- right-sizing vehicles depending on movement distance;
- incentivising international trade to service the north of England and Scotland from northern ports.
Our research has observed widespread support for the potential of Freeports to seed localised progress towards competitive clusters in net zero and other cutting-edge industries. Freeports were identified as having the scope to drive joined-up local thinking and planning around the skills, infrastructure, energy, mobility, investment, clustering and innovation universally acknowledged as necessary for a pro-growth net zero transition. Embedding rapid decarbonisation in Freeport development is particularly important given their association with increased demand for freight and commuter transport, and with traditionally high-emitting industries.
Local stakeholders in Liverpool City Region and Teesside highlighted the need for regional economic regeneration driven by Freeports to contribute to a ‘just transition’, with skills programmes to ensure local populations can take up jobs in low-carbon industries and increased local productivity.
In our research, many significant stakeholders told us that Freeports hold potential to imbue regional economies with a new systemic vision and dynamism, needed for place-based decarbonisation. As comparatively new, still-forming, composed of small, close-knit teams with an experimental ‘start-up’ culture and yet also enjoying a significant regional profile, Freeports are also potentially well-placed to play this convening role. Furthermore, the changing circumstances – of global trade and manufacturing, digitalisation of industry, etc. – may provide the novel environment needed to deliver positive transformation.
Which policy ideas will help us reach net zero?
Our research supports the following list of policy agendas as supportive of net zero and local economic dynamism:
- Spatial (to local / combined authority level) and sectoral carbon budgets, with transparent allocation and accounting mechanisms (e.g. re consumption vs. production emissions / source, destination or route allocation for transport emissions), and concomitant devolution of powers, responsibilities and funding to enable achievement of budgets in ways that respond to place-specific opportunities and challenges;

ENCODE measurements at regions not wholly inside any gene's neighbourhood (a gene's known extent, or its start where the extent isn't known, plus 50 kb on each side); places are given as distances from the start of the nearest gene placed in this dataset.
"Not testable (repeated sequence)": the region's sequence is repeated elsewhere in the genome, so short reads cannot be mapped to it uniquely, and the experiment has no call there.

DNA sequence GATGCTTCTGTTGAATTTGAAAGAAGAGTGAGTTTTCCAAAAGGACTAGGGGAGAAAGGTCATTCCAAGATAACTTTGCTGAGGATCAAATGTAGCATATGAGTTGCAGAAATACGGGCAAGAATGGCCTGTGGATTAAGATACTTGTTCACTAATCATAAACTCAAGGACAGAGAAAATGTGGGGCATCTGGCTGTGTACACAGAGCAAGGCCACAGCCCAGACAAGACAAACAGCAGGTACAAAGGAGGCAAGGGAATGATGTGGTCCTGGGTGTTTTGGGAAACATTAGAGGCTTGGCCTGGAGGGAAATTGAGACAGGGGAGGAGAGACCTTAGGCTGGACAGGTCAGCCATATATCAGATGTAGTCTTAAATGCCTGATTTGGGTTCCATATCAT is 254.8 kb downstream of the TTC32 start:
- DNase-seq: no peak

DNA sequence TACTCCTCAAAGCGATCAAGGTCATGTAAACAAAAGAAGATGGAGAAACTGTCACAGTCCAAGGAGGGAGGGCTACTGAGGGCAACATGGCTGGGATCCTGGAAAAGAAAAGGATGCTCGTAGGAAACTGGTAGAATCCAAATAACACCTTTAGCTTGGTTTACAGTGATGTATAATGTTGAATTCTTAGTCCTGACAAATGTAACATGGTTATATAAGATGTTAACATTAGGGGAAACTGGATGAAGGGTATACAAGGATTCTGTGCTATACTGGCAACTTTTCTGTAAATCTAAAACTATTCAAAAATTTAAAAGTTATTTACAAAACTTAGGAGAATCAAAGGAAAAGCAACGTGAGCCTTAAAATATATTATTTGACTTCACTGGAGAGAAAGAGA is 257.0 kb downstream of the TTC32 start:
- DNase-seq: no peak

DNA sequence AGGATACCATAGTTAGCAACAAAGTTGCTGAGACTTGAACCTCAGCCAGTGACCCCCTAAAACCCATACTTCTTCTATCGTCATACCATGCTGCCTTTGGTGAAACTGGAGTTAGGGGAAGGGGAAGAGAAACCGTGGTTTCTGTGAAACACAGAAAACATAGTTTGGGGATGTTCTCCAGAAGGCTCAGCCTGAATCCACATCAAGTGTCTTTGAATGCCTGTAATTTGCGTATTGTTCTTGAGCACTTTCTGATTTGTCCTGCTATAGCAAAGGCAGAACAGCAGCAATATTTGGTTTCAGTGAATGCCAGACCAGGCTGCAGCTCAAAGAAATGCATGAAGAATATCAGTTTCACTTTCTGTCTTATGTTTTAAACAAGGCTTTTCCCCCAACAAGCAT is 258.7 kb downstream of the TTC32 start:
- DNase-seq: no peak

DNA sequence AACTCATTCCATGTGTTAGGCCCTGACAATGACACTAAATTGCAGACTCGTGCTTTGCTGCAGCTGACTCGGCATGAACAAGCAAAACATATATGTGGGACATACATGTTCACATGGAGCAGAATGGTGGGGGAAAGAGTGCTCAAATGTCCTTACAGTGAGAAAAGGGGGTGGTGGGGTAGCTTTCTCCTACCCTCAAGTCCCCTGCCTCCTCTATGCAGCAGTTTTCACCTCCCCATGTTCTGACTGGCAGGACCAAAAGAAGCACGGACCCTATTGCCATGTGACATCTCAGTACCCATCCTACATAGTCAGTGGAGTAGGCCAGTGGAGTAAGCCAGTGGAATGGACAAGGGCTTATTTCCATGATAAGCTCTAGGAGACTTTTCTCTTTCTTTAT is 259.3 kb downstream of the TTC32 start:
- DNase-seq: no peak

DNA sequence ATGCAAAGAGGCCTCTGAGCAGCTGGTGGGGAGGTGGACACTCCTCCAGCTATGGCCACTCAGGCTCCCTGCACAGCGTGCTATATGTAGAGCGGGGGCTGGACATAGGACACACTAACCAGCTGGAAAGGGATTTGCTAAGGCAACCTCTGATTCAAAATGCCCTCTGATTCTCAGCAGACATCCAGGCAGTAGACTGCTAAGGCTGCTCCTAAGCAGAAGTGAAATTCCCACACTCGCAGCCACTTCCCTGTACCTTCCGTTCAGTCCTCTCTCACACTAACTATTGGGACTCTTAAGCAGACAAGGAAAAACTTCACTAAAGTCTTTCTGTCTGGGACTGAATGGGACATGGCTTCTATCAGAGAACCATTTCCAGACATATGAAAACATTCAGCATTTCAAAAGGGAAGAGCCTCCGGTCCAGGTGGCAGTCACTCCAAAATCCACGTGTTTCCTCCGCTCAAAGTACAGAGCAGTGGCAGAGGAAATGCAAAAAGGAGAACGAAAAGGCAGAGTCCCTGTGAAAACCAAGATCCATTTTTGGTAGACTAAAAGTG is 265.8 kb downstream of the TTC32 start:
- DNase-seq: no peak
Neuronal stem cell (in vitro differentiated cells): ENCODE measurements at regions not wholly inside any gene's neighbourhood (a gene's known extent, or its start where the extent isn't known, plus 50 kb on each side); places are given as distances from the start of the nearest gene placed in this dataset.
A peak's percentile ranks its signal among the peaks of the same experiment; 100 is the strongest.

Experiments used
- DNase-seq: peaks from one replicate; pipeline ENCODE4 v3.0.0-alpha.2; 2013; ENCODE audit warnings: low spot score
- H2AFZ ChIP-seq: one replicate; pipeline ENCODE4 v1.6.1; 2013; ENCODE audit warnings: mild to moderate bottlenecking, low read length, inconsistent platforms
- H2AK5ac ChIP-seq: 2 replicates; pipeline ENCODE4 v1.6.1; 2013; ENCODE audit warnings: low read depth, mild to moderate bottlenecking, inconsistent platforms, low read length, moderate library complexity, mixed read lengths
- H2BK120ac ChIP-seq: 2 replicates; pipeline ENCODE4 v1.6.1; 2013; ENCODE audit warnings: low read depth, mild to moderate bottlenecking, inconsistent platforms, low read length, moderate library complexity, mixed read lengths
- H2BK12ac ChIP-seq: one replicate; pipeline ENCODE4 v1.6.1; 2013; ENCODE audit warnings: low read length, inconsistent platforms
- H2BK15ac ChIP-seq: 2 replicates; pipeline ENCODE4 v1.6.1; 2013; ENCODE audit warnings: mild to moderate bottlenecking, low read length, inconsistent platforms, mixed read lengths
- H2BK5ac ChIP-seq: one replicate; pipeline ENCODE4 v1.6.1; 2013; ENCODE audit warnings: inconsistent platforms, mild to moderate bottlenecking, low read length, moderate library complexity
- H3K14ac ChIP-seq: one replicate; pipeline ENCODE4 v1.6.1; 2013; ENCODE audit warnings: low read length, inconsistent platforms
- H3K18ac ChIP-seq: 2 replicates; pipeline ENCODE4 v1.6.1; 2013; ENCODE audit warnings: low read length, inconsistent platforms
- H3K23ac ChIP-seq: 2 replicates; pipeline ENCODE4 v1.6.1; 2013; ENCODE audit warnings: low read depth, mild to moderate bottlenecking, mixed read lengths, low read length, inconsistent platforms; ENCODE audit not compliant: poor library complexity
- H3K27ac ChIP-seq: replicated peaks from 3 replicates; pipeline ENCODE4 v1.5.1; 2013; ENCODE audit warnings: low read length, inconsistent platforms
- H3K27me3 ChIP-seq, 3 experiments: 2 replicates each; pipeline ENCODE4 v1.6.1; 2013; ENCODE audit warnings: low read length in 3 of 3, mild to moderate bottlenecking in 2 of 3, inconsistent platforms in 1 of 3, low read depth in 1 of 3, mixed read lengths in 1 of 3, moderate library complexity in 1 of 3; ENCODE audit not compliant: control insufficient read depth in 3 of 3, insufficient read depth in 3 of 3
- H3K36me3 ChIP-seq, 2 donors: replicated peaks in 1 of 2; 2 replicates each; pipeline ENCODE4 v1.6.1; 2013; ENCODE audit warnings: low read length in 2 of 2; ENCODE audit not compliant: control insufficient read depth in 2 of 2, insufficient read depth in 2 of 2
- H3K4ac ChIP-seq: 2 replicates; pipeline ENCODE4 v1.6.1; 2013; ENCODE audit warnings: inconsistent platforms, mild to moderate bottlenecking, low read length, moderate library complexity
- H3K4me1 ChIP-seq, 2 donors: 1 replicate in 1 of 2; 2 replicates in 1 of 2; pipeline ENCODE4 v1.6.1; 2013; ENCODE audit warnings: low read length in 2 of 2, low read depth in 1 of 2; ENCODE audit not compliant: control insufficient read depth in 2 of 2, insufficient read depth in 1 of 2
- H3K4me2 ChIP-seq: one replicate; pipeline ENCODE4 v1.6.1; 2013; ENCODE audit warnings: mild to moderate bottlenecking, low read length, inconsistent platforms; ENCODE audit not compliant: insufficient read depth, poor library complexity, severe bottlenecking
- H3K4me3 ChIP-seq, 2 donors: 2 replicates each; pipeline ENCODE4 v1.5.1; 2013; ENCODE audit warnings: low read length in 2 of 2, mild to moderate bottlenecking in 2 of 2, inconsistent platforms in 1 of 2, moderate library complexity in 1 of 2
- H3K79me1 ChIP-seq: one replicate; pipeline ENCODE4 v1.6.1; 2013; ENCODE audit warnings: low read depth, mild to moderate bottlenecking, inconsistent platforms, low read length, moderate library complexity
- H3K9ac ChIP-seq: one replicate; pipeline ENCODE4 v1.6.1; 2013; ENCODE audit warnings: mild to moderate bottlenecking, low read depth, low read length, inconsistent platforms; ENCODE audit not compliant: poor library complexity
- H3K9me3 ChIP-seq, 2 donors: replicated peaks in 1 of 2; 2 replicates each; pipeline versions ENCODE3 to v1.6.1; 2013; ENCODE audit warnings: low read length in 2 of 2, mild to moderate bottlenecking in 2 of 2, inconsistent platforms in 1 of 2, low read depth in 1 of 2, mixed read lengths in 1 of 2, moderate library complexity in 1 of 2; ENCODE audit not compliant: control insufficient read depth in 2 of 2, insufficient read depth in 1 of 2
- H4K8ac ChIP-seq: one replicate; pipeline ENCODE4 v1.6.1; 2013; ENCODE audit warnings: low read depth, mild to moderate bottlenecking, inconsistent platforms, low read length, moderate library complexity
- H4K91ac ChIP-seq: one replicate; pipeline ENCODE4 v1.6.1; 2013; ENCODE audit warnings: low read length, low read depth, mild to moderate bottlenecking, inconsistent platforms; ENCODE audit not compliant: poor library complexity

- Greater local devolution, especially of powers and funding to support decarbonising infrastructural investment and redesign;
- Statutory responsibility for local and combined authorities to contribute to national net zero targets and to deliver local targets / carbon budgets;
- Review national guidance (e.g. the Green Book, the National Planning Policy Framework), which, despite recent amendments, unintentionally continue to favour high-carbon solutions e.g. for transport investment decisions;
- Connect tax and regulatory incentives in Freeports, Investment Zones and any future related policies to the delivery of enhanced environmental / decarbonisation standards (e.g. simplified planning processes and tax reliefs will apply only if new buildings exceed building regulations requirements on energy efficiency and vehicles servicing the sites achieve better emissions performance than the fleet as a whole);
- Tighter air quality regulation, including greater support and powers for the introduction of Clean Air Zones;
- Creation by appropriate government departments (e.g. DfT, BEIS) of evidence-based scorecards for net-zero freight options, to assist investment decisions by individual freight sector businesses;
- Broader support for the upgrading of the freight industry, including appropriate infrastructures (e.g. for EV/hydrogen charging, driver facilities, overhead charging on specific roads, etc…) and training institutions (e.g. apprenticeships, dedicated FE college courses etc…);
- Establishing a central freight-data clearing-house or open platform for the sector to share logistics data in good faith, neutralizing the current risk for individual businesses in bilateral trust relationships;
- Better horizontal and vertical integration of policy across Whitehall and between national and local governments, esp. regarding support, across the country not just in the south east, demanding that all infrastructure projects be net-zero future-proofed, e.g. against the massive reduction in fossil-fuelled road traffic that must happen in the next decade;
- Support for freight transition, including through multi-stakeholder and place-based projects and fora, since the freight industry (and especially its numerous small businesses, facing so many other pressures) cannot do this alone, nor even just with the support of government;
- Adopt progress towards carbon budgets as a headline indicator of government achievement, alongside a modified growth indicator (such as New Zealand’s Wellbeing Budget) to provide a more meaningful indication (and therefore driver) for what sectors of the economy are growing, and who is benefitting, enabling more directive and impactful policy responses than a simple focus on aggregate growth.